What to Do When Your Child Won’t Talk to You

Marie Miguel

Every parent, sooner or later, has to face up to the fact that they are no longer the center of their child’s universe, which can easily feel like you’re being excluded altogether. Your little chick will begin developing his feathers and flexing his wings. One very important part of their emerging individuality involves deciding about their lives and what they’re willing to share with their parents.

At this point, the communication habits you’ve been practicing will really start to show their effects. Nobody likes to be interrogated, but being accustomed to open, non-judgmental conversations will make your child much more likely to discuss thorny subjects like bullying and peer pressure with you. If they still refuse to tell you what they’re busy with, with whom they spend their time and where they go to when they’re not with you, you just have to remain calm. Just do what you can to keep communication channels open. This will certainly yield results eventually.


Be Supportive, not Intrusive

Adults need a little time to get a handle on their own perspective and emotions before they’re willing to speak to others about these matters. Children, especially when confronted with a situation outside their experience, are not attuned to this. In any case, you can’t dictate what others should think or feel, even if you’re sure you have all of the answers. If your child is used to you having a relationship that’s open and not pushy, they will eventually come to you with whatever is bothering them, once they know where they stand on the issue.

As they get older, their reasonable expectations as far as their privacy is concerned will grow. Violating these boundaries will almost certainly be seen as a betrayal of trust, and asking too many pointed questions can easily be perceived as prying. Sure, you’ll want to know everything about their inner thoughts and daily lives, but this may not seem all that helpful to them. Allowing them time to define their problems in their own minds before asking for advice is sometimes not only the best approach, but the only possible one.


Discuss Issues

It’s not always necessary to hit someone on the nose to get their attention. Instead of asking: “Do your friends do drugs?” it might be better to talk about addiction in a more general way. If your child doesn’t want to talk about politics, discuss pizza instead. If you feel that you absolutely have to raise some issue, do so once, and then leave it be instead of nagging them about it.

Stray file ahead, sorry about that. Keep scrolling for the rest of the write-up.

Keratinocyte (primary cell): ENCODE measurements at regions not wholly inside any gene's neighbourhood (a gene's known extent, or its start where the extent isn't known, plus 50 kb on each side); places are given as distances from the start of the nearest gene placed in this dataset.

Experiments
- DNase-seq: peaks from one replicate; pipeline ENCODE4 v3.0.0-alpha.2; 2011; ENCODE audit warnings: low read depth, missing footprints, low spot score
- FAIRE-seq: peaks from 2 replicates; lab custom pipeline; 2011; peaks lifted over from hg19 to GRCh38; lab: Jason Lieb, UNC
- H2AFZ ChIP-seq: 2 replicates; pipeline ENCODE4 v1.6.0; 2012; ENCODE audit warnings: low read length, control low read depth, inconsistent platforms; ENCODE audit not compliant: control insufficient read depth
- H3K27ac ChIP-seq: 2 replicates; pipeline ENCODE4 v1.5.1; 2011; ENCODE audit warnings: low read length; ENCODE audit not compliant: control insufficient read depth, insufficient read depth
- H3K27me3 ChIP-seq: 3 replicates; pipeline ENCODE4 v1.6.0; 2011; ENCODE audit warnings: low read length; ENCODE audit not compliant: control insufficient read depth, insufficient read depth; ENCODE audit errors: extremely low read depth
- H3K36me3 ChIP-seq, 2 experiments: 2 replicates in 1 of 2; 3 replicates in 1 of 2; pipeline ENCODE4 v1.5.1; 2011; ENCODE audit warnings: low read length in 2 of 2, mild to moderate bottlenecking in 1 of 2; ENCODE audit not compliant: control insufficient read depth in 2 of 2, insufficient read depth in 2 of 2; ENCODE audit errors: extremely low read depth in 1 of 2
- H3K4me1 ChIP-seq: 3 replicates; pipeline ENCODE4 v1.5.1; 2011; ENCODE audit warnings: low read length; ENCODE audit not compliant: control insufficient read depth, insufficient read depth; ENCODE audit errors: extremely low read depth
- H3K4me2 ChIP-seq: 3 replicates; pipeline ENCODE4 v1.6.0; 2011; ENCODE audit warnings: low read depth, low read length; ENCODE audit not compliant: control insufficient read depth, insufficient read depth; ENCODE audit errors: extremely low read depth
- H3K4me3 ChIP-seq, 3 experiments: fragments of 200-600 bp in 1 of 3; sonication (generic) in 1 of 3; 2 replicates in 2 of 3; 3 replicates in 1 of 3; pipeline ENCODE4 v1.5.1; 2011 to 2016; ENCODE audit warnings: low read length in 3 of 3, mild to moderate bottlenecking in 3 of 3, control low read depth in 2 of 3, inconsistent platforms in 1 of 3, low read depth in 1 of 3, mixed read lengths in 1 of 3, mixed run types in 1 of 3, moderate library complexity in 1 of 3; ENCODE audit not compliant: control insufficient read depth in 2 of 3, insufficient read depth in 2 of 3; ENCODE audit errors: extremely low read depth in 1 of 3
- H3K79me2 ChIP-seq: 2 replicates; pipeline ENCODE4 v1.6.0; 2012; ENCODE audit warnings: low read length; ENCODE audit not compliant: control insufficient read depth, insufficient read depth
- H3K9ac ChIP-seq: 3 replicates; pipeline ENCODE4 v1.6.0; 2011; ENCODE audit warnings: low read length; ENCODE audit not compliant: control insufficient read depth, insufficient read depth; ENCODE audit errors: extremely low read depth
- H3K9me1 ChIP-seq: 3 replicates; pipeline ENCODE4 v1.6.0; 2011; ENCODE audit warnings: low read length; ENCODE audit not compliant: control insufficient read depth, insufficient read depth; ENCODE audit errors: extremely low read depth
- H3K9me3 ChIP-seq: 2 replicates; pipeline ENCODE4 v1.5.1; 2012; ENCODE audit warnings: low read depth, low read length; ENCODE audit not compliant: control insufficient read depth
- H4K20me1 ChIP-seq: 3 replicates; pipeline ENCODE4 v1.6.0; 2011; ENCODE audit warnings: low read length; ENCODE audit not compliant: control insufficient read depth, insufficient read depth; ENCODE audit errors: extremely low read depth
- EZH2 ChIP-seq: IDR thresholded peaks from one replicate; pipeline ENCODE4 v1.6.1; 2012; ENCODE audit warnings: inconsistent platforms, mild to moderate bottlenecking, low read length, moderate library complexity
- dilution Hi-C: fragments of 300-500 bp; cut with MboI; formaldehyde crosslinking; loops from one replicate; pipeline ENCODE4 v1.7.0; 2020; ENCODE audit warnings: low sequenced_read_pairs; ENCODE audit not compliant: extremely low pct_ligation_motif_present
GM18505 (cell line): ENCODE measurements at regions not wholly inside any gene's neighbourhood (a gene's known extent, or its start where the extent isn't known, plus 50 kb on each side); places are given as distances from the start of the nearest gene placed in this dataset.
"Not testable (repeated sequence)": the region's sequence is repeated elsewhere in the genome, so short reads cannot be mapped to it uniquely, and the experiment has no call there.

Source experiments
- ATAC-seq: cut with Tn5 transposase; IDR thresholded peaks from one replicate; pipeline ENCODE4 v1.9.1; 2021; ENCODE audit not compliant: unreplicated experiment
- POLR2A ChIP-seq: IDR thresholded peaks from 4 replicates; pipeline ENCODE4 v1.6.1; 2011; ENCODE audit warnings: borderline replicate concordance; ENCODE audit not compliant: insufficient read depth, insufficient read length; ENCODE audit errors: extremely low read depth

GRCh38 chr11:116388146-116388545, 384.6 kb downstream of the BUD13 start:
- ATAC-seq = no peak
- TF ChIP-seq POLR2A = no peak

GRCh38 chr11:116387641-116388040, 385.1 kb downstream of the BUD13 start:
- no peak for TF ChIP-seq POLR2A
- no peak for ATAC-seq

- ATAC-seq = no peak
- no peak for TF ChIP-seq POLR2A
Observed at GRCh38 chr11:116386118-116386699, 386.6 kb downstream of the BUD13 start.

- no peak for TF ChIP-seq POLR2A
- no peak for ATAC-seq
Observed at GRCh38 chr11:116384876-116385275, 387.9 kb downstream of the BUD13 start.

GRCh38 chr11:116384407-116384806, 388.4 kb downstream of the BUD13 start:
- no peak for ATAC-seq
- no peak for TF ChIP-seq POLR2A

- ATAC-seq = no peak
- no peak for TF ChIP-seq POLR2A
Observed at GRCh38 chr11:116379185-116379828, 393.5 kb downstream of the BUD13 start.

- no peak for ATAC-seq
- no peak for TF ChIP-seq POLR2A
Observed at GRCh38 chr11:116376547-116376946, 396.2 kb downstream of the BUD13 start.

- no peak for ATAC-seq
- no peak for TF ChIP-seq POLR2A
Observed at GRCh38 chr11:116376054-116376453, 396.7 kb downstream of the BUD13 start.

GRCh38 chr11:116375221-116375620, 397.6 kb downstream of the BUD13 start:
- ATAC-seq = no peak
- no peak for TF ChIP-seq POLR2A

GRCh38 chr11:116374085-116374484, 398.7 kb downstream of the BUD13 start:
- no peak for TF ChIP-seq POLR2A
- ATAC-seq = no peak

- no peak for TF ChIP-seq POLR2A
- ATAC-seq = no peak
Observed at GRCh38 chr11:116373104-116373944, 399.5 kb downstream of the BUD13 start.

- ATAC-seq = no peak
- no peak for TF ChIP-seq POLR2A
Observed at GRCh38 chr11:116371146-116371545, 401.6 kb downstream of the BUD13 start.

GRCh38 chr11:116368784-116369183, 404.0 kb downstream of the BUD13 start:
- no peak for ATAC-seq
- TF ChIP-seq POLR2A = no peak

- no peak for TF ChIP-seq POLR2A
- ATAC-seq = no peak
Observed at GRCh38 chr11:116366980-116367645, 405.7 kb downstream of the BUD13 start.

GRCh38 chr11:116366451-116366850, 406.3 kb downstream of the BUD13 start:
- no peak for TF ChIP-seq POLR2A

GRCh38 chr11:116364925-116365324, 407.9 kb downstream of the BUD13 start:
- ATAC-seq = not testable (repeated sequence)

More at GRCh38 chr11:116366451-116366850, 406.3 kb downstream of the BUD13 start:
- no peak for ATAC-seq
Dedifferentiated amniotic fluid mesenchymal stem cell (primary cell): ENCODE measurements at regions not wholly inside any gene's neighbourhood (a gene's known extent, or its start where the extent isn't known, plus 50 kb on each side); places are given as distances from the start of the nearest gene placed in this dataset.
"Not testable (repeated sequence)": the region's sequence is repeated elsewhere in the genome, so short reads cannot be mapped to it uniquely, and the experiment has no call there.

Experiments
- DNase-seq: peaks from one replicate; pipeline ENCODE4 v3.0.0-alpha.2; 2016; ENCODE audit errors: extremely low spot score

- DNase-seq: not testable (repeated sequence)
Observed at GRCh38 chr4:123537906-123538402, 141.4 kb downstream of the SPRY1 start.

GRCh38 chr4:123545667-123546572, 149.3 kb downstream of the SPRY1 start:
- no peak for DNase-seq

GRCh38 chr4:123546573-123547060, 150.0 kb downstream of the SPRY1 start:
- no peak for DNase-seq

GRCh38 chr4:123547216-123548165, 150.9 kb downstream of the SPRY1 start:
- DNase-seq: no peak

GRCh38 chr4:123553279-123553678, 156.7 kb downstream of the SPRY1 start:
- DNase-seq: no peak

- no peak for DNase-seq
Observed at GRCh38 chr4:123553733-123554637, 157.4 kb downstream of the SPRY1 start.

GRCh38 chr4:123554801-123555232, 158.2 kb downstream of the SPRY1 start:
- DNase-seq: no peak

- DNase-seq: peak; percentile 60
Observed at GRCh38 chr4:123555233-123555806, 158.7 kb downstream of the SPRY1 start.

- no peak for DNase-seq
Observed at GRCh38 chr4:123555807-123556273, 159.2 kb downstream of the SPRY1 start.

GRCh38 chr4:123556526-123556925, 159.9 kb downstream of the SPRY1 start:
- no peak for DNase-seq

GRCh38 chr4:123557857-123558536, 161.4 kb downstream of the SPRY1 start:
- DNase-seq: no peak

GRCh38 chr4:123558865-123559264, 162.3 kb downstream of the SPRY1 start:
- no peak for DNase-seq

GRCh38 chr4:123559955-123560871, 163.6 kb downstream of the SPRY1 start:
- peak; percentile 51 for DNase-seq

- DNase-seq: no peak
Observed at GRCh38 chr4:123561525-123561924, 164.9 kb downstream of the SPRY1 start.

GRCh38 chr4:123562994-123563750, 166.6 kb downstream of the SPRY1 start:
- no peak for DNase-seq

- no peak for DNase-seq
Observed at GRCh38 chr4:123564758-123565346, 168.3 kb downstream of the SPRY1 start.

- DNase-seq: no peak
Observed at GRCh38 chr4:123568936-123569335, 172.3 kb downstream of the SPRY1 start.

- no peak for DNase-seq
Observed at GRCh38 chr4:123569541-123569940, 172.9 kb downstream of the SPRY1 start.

Preaching your opinions or grilling children on theirs can easily come over as threatening. Having a real conversation instead, including asking about their views and experiences and actually listening to them, allows concerns to be aired in a way that preserves everyone’s psychological space.


Cultivate Trust

It’s a funny quirk of human psychology: people who know they are trusted tend to be trustworthy. Forcing your children to account for their every move is nothing more than an invitation to circumvent your control whenever possible. Allowing them to make their own mistakes from time to time makes it much more likely that they’ll ask for permission or, at least, advice in future.

Trust runs both ways, though. The most powerful parenting tool you possess is simply your example. If you’re consistently late, tend to break promises, lie or act and speak as if your child isn’t important to you, they will soon catch on to the idea that this kind of behavior is acceptable and appropriate. If things reach this point, you’ll have only yourself to blame for your kid not being honest with you. If, by contrast, you demonstrate that you have confidence in their intentions and judgment, if not necessarily the specific decisions they make, they’ll be far more willing to ask for help when they need it.


Involve a Third Party

There can be a number of things that create spaces between parents and their children, one of which is age difference. A child or teen might be hesitant to discuss certain things with a parent of the opposite gender. They may fear punishment for saying the wrong thing, or dislike the idea of their words being held against them at some point in the future.

Teachers, older siblings and other figures in a child’s life can only bridge this gap to a certain extent. It may be wise to offer them a way to talk to somebody under a guarantee of complete confidentiality instead, even if that means you choose to speak with a psychologist online. What is actually said will probably be less important than being able to get whatever is bothering them off their chest. Examine it with the objectivity or with another person’s perspective allowed.



Children don’t always express themselves well, not having had that much experience in talking about their emotions and controversial topics. Anger and embarrassment often have the effect of making them clam up. This is usually just a temporary phase though. By making sure that they see you as available and on their side, you are almost certain to hear about whatever problems are confronting them when they’re ready to tell you.

– Marie Miguel


Author Biography:

Marie Miguel is an avid internet researcher. She is fueled by her determination to answer the many questions she hasn’t been able to find the answer to anywhere else. When she finds these answers she likes to spread the knowledge to others seeking help. She is always looking for outlets to share her information, therefore she occasionally has her content published on different websites and blogs. Even though she doesn’t run one for herself she loves contributing to others.

Maria Miguel

2018-03-09T01:51:04+00:00 December 17th, 2017|Communicativeness, Health, Parenting|